July 14, 2008
Posted by: Mark Siegel
Categories: :01 Stop: Watch

[From the Drawing Board of Leland Purvis]

A visual trope in comics graphics is the ‘glow, or ‘halo’.
Some artists I know simply like the effect. Many aspiring comics artists seem
to use it, and over-use it, simply because they never thought not to.

This thoughtlessness, however, has caused a great deal of
trouble and distress to the nefarious historical figure Bill Rattlecane. This
is Bill.


Bill had been a playwright and actor in 17th century London until a scandal
forced him to change his name to Rattlecane and flee to the high seas for the
more respectable life of a pirate.

For a better look at Bill, obviously he should be inked.
(Actually, Bill is not blind in his left eye, the patch is simply part of his
disguise, and part of this illustration, as you will see.)



Following Bill onto the deck of the pirate ship Desdemona,
we come upon the scene of his first night watch. We realize the background would be black.



As you see, the thick-to-thin lines that gave Bill’s head
such definition and weight are gone. Also, with his black scarf and eyepatch,
he seems to have been carved into floating pieces. To avoid this, artists often
use what is called the glow, or more affectionately, the halo.



The problem for Rattlecane was that both the readers and the
pirates may become either confused or fearful. In the fantastical worlds of
heroes and magic, among auras, spells, pipesmoke, and crimson bands of
sikoryak, it’s not always easy for the uninitiated to recognize the halo as
simply a studio solution. The pirates may be fearful that Bill has magical
powers, or worse, that he is cursed. They may knife him in his sleep and throw
him overboard. 

To avoid this evenuality it behooves the artist, for the
sake of the readers and Bill’s own lifeblood, to devise a different solution.
If we return now to the initial drawing, one possibility is that as Bill comes
on deck for the late shift, we ink the night sky first. Only when darkness has
fully embraced him do we apply inks to the figure without crossing into the
night . . .




With this solution we find that nefarious Bill Rattlecane,
who was far from deservng a halo in any case, has neither been decapitated by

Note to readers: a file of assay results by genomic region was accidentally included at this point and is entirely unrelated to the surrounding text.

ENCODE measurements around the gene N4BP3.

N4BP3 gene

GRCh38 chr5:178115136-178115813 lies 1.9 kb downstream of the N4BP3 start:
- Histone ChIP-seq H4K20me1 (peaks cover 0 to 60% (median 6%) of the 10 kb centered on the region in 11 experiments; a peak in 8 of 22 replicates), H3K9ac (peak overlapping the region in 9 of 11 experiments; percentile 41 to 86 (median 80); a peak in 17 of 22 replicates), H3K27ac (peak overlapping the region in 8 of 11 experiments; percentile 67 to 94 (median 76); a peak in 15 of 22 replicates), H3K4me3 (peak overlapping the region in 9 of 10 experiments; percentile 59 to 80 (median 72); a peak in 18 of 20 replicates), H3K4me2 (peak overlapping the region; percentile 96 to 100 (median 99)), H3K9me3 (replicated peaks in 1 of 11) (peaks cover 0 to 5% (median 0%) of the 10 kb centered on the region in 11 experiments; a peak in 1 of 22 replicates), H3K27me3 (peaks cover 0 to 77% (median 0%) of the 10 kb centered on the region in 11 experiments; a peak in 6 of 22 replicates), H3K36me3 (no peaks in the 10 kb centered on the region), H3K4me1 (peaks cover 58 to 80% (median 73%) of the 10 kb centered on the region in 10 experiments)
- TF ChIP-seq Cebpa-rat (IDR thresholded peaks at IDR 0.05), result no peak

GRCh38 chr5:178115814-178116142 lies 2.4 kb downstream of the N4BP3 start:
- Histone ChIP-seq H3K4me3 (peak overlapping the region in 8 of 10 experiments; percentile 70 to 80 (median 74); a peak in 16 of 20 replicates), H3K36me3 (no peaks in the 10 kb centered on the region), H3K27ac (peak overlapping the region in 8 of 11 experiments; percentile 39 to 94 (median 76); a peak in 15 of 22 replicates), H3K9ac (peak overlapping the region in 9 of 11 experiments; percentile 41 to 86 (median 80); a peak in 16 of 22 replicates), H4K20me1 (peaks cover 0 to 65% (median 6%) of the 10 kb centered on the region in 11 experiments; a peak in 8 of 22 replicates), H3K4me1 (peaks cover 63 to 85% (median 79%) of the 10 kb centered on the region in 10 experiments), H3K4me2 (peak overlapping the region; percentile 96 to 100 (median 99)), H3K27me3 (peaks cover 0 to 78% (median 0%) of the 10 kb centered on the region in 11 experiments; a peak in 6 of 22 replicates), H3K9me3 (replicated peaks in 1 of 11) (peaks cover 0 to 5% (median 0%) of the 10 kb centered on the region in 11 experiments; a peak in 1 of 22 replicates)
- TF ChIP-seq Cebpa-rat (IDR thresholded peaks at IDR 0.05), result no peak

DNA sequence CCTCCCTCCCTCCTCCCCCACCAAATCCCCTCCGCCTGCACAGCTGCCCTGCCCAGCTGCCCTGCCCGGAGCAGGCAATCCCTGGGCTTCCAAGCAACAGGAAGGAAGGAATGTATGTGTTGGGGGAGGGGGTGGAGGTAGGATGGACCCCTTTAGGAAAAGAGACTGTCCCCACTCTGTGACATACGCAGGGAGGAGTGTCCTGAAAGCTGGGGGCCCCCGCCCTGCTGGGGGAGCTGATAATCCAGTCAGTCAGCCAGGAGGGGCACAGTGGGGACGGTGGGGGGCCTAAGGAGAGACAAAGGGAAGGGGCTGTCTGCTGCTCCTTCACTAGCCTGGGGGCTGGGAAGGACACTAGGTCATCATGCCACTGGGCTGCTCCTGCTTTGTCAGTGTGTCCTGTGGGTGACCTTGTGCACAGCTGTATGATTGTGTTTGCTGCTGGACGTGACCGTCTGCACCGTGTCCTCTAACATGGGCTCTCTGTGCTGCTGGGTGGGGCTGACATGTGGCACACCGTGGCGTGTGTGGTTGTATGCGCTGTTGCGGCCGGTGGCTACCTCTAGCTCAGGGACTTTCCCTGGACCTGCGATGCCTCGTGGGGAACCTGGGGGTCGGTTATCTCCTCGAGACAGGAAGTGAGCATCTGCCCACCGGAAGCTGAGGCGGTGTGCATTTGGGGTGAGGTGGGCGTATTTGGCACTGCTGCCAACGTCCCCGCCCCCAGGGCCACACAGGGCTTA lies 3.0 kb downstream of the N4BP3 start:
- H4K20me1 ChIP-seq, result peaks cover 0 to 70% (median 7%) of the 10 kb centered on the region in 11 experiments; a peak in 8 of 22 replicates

thoughtless brush and ink, nor fenestrated by his fellow scallywags.


In fact, it was the glow than had given him away one night
while leaving a certain courtier’s apartments and initiated the scandal which
forced him into a life of piracy. If a cartoonist had helped Bill early enough,
the course of English history and the high seas might have been changed


6 Comments on “ The Dim Glow ”

  • Jarrett | July 14th, 2008 5:47 am

    Very good, spot-on post explaining a very common mistake!

  • Adam_Y | July 14th, 2008 8:49 am

    That’s a great technique, thanks.
    But that said, I rely on the halo effect to represent z-depth and as such i can never give it up.

  • Simon Fraser | July 14th, 2008 9:10 am

    Your Illustrations are , as ever, illuminating.

  • Joe Williams | July 14th, 2008 9:24 am

    By the Hoary Hosts of Huizenga, I love the Dr. Strange pun! Nice tutorial, thanks.

  • Dino | July 17th, 2008 9:34 am

    I avoid the halo effect whenever possible. In fact, I like what happens when bouys of black melee with a sea of black. Quite noir. However, I’ve never filled in the black blackground first to avoid crunching the foreground art. Thanks for the lesson.

  • Mulberry Alexa Outlet | December 24th, 2011 9:04 pm

    Don’t know what is wrong what is rite but i know that every one has there own point of view and same goes to this one

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